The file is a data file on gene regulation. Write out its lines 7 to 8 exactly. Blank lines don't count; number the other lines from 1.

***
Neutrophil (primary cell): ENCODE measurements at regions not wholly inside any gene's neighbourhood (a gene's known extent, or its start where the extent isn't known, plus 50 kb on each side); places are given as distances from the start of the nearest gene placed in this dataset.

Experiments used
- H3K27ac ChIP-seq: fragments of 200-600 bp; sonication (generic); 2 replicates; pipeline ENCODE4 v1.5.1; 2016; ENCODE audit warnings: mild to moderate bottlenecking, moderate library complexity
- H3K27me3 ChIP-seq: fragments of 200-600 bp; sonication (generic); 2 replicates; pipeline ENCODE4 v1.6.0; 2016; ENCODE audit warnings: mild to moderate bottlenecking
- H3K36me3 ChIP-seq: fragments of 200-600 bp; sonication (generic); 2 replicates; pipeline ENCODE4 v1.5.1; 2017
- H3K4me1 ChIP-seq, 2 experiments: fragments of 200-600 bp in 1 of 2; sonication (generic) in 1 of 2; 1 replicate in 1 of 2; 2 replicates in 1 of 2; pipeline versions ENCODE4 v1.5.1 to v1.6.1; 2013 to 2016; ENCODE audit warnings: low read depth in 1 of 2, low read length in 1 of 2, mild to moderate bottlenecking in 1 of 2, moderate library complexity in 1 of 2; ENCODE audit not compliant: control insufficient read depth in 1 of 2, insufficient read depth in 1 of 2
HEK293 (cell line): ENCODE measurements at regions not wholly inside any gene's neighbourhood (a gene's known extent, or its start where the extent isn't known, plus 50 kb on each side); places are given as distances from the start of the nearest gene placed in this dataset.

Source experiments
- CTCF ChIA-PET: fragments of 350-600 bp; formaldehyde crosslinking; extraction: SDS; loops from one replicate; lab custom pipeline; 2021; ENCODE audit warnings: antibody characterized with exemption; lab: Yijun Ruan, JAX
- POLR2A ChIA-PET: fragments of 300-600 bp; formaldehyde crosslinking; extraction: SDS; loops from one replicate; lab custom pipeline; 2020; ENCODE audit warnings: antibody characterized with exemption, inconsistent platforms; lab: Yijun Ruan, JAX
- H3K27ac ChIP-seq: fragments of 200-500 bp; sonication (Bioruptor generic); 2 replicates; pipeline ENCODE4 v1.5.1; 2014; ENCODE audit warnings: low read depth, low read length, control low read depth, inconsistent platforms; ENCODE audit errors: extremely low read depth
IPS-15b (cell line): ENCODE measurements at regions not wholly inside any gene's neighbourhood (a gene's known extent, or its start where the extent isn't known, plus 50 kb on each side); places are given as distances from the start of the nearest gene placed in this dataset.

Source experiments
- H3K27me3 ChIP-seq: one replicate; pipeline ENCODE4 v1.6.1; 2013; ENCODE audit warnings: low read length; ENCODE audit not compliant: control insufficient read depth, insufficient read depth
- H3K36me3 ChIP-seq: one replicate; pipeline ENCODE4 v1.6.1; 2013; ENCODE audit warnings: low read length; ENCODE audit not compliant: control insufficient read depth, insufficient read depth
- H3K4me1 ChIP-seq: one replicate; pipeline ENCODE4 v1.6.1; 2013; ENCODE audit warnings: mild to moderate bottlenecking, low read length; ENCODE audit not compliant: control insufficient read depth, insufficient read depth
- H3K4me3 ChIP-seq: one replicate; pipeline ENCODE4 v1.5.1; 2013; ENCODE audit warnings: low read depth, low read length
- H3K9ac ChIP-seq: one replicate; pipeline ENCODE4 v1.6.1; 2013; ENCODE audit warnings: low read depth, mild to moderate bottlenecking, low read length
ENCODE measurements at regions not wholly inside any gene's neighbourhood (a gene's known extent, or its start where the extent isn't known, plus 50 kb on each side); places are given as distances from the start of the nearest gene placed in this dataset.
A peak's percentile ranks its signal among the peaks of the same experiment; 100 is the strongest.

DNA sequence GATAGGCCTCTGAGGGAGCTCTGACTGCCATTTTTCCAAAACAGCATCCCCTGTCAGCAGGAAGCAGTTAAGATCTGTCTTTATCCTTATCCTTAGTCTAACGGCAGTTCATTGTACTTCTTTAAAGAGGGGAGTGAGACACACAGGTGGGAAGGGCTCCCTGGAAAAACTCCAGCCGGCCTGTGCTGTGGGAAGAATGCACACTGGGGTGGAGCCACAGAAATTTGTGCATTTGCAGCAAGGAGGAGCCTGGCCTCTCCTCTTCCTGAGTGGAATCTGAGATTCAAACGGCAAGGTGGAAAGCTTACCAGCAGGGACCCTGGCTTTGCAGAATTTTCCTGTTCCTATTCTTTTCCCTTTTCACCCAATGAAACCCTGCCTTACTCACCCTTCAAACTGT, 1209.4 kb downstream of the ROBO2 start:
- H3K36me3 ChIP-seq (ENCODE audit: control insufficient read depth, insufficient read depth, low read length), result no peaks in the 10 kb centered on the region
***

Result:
HEK293 (cell line): ENCODE measurements at regions not wholly inside any gene's neighbourhood (a gene's known extent, or its start where the extent isn't known, plus 50 kb on each side); places are given as distances from the start of the nearest gene placed in this dataset.

Source experiments